That was what the 1988 referendum was for Pincohet. I mean, look at the guy:

Heck, his whole entourage had the syndrome:

It is possible that “el Viejo,” as we called my old man, may have warned “Don Agusto” that his uniform had limited mileage, even if his advice went unheeded. At a minimum my father understood that the general needed to drop the capes when sharing public space with foreign executives. Around my Dad he apparently did (sorry for the scan but it tells the story nevertheless):

The captions write themselves at this point but suffice to say this was before Pinochet went full Elvis.

The larger issue is that once you reach the wearing capes state of affairs, it is all over but the shouting.

That brings me to Donald Trump. True, he does not wear capes (although he does wear long overcoats, as Barbara has kindly pointed out in a comment) and true, he is an elected wanna-be Pinochet not installed by coup. But if his ridiculous hair and fake tan are not clear indicators of his “cape syndrome,” then the fact that he is now standing on balconies and stages barking about socialism, low water pressure, “rounding the corner” on Covid-19, repeating that more testing means more cases, then refusing to quarantine or socially distance numerous infected White House employees while claiming that he is “immune” and saying that Biden is going to allow dark males to rape and pillage in white suburbia are all one needs to understand that he is mentally and politically done. Either he is not listening to his advisors or they are not telling him the truth, but either way his path is his downfall. For a guy who supposedly is the most powerful person on earth, his world is really small and strikingly insular.

I mean, really:

Come to think of it, Trump probably has a cape or two in his closets, complete with matching hoods, but breaking them out at rallies might be too much for most voters (although one has to admit that it would be a truly epic moment in US political history if he did so). So when it comes to determining if he has reached peak “cape,” we will just have to settle for what he says and does (and not do).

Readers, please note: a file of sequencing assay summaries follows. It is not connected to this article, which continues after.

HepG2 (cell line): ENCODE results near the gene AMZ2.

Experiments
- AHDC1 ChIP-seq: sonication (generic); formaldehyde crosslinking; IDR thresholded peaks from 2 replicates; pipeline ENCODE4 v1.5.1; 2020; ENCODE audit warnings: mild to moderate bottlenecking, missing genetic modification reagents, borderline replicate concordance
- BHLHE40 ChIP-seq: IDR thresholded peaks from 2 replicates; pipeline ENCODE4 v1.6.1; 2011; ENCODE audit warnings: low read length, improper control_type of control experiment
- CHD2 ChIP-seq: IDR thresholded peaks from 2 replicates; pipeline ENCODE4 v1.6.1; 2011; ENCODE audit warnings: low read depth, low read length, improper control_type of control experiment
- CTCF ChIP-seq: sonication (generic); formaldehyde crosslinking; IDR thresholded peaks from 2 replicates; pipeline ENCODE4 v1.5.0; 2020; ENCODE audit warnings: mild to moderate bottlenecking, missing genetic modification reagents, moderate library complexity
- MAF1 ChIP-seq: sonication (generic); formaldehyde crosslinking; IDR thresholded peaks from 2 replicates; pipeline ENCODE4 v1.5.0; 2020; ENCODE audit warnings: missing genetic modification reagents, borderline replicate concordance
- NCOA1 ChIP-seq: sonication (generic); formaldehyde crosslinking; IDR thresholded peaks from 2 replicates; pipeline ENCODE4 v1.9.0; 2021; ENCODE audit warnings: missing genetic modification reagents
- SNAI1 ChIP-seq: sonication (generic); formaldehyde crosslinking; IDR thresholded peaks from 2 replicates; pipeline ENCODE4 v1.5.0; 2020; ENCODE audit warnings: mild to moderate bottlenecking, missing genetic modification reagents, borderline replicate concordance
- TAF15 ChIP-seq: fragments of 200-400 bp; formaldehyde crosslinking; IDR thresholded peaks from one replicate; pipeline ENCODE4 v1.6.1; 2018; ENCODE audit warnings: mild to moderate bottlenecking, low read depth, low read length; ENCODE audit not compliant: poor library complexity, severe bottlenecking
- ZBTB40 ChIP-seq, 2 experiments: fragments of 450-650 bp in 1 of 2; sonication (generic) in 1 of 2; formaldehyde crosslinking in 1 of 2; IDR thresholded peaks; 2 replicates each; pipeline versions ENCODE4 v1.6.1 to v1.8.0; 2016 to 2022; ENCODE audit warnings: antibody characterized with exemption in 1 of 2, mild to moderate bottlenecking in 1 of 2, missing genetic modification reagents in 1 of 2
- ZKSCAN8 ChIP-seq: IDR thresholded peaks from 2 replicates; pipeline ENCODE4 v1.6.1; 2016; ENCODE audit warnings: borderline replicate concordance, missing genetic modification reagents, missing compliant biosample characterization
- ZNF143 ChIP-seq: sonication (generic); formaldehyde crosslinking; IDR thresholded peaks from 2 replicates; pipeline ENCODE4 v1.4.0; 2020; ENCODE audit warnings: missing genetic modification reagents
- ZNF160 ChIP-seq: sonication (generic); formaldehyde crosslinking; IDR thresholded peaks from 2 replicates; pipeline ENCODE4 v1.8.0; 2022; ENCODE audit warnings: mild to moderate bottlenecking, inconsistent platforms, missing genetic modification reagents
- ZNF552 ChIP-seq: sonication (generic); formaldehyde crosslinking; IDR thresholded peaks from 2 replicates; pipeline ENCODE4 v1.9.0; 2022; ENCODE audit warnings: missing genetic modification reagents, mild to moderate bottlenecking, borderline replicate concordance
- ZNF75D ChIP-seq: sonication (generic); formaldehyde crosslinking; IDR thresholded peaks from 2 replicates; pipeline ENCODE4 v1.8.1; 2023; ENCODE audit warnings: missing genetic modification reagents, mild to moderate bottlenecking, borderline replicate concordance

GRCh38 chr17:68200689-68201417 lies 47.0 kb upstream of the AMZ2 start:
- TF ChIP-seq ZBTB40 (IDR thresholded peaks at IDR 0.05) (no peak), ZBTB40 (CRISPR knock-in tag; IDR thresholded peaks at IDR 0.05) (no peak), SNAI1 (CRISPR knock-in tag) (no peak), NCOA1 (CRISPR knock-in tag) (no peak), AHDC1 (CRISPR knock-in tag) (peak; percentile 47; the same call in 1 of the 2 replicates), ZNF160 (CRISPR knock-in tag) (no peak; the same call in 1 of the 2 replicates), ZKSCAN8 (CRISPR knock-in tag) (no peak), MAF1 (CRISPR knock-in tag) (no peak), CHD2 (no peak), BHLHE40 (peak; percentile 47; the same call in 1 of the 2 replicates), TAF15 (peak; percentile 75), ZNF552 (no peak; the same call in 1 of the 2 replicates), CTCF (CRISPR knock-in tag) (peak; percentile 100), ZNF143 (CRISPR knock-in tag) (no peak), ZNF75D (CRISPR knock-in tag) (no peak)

All of which suggests that he is delusional when shouting MAGA! when in fact he is swimming upstream into a blue tide.

PS: It has come to my attention that Darth Vader and some of his minions also wore capes. Make of that what you will.

The Blues go Black.

datePosted on 15:04, July 19th, 2010 by Pablo

The announcement that National will undertake labour legislation reform has revealed the dark side beneath its happy face veneer. Riding high in the polls and 14 months before having to call an election, the Key-led government has dropped its populist pretense and unveiled its anti-worker credentials with the thrust of its proposed reforms. It also violates a 2008 campaign promise not to substantially revise the Employment Relations Act (ERA). In fact, the reforms are a return to the old Employment Contracts Act (ECA), one of the most draconian, overtly authoritarian pieces of labour legislation seen in the modern liberal democratic world. Rather than address all of the proposals, to include making dismissals easier, narrowing the scope of personal grievance claims and extending the 90 day probationary period to all industries, I would like to focus here on just one: the proposal that unions must secure the permission of an employer before accessing a work site. 

Due to the asymmetric power relationship between employers and workers, collective action is the best way for the latter to secure rights and protections within the productive process. Collective action requires organisation, and the ability to organise is contingent on the ability of prospective agents to access workers in an effort to persuade them to act collectively in defense of their common interests. Access does not mean compulsory membership or even recruitment success. It just means that prospective collective agents have the ability  to approach workers at their work places in an effort to organise them collectively.